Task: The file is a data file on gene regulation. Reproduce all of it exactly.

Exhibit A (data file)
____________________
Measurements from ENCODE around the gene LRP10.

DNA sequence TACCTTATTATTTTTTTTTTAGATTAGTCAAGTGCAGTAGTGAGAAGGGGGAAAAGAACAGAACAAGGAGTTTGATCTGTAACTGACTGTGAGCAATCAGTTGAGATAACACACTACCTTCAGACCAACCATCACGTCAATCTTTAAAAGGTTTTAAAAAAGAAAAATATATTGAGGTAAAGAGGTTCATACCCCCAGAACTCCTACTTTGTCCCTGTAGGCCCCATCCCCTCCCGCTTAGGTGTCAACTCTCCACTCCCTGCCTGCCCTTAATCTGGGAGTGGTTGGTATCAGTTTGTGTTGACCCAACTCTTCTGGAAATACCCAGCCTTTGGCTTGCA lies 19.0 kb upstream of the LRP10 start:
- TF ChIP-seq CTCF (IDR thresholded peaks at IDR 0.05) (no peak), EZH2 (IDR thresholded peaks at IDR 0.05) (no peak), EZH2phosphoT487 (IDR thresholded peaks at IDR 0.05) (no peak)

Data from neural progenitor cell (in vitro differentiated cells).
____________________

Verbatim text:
Measurements from ENCODE around the gene LRP10.

DNA sequence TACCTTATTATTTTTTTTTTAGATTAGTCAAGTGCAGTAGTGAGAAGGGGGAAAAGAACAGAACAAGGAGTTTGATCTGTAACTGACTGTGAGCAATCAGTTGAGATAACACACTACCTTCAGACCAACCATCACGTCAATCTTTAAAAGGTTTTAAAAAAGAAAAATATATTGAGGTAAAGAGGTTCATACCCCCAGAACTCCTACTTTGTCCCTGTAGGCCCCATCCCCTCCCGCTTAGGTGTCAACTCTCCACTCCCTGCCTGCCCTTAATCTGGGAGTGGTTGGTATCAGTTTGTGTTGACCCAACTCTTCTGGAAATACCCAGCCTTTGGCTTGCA lies 19.0 kb upstream of the LRP10 start:
- TF ChIP-seq CTCF (IDR thresholded peaks at IDR 0.05) (no peak), EZH2 (IDR thresholded peaks at IDR 0.05) (no peak), EZH2phosphoT487 (IDR thresholded peaks at IDR 0.05) (no peak)

Data from neural progenitor cell (in vitro differentiated cells).